Once, when he was in one of the cities, there was a man covered with leprosy. When he saw Jesus, he bowed with his face to the ground and begged him, “Lord, if you choose, you can make me clean.” Then Jesus[b] stretched out his hand, touched him, and said, “I do choose. Be made clean.” Immediately the leprosy[c] left him. And he ordered him to tell no one. “Go,” he said, “and show yourself to the priest, and, as Moses commanded, make an offering for your cleansing, for a testimony to them.” But now more than ever the word about Jesus spread abroad; many crowds would gather to hear him and to be cured of their diseases. But he would withdraw to deserted places and pray.
Reflection from Harolyn Thogersen:
After I looked at this passage a couple of times, I told a friend the words that resonated most with me were the last ones, “He would withdraw to deserted places and pray.”
Then I sat here to write my impressions, and was carried away imagining how Jesus might have felt as he ministered to the people – the press of the crowds, myriad voices calling out “Look! There he is!” “Teacher!” “Rabbi!” “Lord …” “Help me!” Jesus was in the midst of all this noise and tumult – maybe this is a metaphor for his having been just like us? On and on my impressions flowed; I envisioned suffering man bowing low. He was ‘covered with leprosy’ so I saw everyone around him instantly shrinking away, and Jesus, by contrast, instantly leaning in, reaching out his hand in compassion and love, healing the man. God at work, I thought, bringing Jesus and the suffering man to this place at this time, using the crowd’s behavior to reveal him. I thought the leper’s faith was deep; he had no doubt Jesus was Lord, that he could heal him, if he chose. He didn’t beg; spoke from faith, and with hope, and Jesus responded.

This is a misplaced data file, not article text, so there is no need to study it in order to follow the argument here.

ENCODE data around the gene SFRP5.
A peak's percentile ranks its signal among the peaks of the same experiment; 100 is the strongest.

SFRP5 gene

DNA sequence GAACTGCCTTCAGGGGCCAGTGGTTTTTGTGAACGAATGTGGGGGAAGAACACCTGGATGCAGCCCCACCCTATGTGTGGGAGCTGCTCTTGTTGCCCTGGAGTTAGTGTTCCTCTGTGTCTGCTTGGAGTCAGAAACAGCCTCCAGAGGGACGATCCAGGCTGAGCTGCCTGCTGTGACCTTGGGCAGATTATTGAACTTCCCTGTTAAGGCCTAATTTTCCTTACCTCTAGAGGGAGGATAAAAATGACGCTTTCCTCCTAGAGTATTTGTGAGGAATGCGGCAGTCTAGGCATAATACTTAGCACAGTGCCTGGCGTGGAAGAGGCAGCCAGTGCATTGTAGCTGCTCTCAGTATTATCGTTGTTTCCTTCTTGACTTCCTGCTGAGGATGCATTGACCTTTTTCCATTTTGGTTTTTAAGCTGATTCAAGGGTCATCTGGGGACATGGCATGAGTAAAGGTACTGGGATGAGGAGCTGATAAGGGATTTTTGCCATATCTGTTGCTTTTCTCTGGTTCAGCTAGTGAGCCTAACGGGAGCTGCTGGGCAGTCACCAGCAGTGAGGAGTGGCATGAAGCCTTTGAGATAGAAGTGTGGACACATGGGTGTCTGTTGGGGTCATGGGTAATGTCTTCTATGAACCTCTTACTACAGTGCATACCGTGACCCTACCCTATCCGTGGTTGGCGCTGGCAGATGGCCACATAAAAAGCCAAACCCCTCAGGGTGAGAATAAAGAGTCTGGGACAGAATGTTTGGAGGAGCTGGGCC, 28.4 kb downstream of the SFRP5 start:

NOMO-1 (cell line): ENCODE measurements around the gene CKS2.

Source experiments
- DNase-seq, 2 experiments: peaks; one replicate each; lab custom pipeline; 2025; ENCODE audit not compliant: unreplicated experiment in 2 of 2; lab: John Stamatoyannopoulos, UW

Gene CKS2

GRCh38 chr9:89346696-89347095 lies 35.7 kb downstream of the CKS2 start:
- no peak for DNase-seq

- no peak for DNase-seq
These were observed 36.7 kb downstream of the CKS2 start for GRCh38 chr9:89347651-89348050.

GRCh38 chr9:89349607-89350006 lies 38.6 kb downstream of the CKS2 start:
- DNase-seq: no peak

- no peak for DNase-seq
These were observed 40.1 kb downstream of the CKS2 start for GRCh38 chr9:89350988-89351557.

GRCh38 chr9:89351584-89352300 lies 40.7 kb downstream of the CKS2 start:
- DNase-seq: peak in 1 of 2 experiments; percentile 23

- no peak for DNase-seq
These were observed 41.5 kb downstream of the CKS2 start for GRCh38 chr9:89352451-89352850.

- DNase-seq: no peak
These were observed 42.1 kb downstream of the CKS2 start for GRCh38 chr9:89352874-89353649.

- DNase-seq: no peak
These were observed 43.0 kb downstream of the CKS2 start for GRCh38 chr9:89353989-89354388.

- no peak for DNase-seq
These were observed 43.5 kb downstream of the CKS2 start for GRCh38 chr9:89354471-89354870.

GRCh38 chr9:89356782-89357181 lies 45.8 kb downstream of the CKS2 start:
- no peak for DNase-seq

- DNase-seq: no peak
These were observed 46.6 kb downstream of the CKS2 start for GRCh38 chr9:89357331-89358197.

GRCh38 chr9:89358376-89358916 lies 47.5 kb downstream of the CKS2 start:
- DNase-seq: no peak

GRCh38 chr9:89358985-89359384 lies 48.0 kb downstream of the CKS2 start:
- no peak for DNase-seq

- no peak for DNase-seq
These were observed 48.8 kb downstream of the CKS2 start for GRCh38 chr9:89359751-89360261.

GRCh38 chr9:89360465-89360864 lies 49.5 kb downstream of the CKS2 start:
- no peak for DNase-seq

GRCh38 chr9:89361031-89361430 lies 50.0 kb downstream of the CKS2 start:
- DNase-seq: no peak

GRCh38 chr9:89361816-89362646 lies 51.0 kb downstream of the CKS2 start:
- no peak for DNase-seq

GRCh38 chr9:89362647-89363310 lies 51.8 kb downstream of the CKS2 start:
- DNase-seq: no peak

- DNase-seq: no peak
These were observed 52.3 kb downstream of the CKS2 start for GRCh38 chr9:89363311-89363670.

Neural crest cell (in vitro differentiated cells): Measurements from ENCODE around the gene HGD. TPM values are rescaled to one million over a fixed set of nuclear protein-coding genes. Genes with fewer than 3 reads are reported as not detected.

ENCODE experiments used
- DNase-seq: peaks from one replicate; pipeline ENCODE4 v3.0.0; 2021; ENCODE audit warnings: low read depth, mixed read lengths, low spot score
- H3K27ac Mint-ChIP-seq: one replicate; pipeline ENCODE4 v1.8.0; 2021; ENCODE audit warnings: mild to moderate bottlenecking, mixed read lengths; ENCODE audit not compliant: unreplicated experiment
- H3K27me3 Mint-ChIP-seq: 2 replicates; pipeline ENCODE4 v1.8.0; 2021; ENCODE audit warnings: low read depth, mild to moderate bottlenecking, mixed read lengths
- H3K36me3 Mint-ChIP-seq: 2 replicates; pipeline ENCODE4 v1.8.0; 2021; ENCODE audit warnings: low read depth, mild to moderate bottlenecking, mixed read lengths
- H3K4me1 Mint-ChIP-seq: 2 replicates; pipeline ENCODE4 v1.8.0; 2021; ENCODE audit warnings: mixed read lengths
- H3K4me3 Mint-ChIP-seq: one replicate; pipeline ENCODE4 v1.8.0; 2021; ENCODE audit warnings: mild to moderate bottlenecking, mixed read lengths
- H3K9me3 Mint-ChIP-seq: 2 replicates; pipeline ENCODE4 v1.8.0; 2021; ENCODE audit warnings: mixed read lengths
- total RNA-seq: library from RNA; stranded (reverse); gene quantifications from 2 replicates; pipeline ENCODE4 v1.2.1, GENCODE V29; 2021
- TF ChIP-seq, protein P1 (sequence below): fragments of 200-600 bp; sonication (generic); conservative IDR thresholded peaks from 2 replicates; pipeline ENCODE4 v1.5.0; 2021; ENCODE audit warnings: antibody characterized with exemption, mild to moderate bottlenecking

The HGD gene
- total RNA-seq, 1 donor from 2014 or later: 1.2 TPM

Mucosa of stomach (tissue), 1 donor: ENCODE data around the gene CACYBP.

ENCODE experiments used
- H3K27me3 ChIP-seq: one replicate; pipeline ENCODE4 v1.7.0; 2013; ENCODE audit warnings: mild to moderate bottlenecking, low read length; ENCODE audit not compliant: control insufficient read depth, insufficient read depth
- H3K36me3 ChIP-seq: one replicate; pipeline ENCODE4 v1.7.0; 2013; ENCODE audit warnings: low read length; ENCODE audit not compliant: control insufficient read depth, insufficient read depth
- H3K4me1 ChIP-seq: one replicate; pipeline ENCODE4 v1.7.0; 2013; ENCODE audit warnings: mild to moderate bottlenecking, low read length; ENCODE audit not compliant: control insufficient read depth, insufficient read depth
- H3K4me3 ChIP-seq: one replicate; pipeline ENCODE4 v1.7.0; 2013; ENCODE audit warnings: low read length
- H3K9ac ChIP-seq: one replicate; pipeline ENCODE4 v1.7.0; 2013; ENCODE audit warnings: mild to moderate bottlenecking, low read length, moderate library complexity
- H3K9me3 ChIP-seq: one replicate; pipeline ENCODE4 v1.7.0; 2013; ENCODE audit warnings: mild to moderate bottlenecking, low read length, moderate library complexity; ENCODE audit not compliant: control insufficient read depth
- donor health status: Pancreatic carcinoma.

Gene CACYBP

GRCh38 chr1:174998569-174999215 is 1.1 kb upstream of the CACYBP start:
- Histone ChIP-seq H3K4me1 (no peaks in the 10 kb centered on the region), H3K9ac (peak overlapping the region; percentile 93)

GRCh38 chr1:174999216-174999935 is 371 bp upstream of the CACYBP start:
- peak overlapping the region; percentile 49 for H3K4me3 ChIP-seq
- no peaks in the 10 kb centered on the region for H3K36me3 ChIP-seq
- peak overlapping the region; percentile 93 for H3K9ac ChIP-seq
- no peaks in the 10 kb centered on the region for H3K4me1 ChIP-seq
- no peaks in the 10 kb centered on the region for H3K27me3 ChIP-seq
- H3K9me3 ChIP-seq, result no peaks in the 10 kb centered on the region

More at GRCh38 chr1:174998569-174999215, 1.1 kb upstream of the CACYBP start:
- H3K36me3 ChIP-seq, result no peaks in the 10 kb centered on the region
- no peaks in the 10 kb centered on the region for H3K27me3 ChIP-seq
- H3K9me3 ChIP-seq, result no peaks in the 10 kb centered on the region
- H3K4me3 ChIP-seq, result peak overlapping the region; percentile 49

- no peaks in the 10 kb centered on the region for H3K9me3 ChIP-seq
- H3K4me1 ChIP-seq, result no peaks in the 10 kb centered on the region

I tried to imagine the impact of a day spent in ministry like this – the hours on foot, the pauses to teach, to respond to questioners, to cast out demons here, heal a person there. I tire from just teaching an hour’s Sunday school class! How weary Jesus must have been, then, after day-long immersion, summoning strength and responses from the Spirit within, feeling healing power flow from his hand to those he touched. I imagine Jesus’ quiet places – a garden, maybe, or grotto; maybe someplace outside the town, under the stars. I can imagine him seeking such a place, praying from the heart to his Father. Here at FUMC we have such a quiet place – our Prayer Room. I feel God’s presence there, and talk with him freely.
I pray by myself in other places, too: in my own back yard, while washing the dishes, while I walk and drive alone. Oh – and at bedtime, just before I fall asleep; this is such a good time for me to listen for God and feel his presence.. So it is a beautiful vision, Jesus praying to his Father in seclusion. There is such serenity in imagining Jesus surrendering himself to God’s will, being nurtured, refreshed, empowered to continue God’s work. I feel the same assurance in quiet times with God; even thinking of them, I feel a pull back to being with God.
Heavenly Father, may we seek you as Jesus did, regularly, that we find in solitary communion with you the same sustenance you gave your Son. Allow us to rest in your presence, and teach us to listen for your voice, and to wait, patiently, for your replies. Open our eyes to the suffering of those around us, and nurture in us the kind of love and compassion Jesus showed, so we may respond as he did. Strengthen us and guide us where you would have us go; help us discern what you would have us do, and how best we may serve you. Remind us, when we fear we will fall short, that you will partner us as we serve our families, communities, and in the world. This we pray in the name of Jesus Christ. Amen.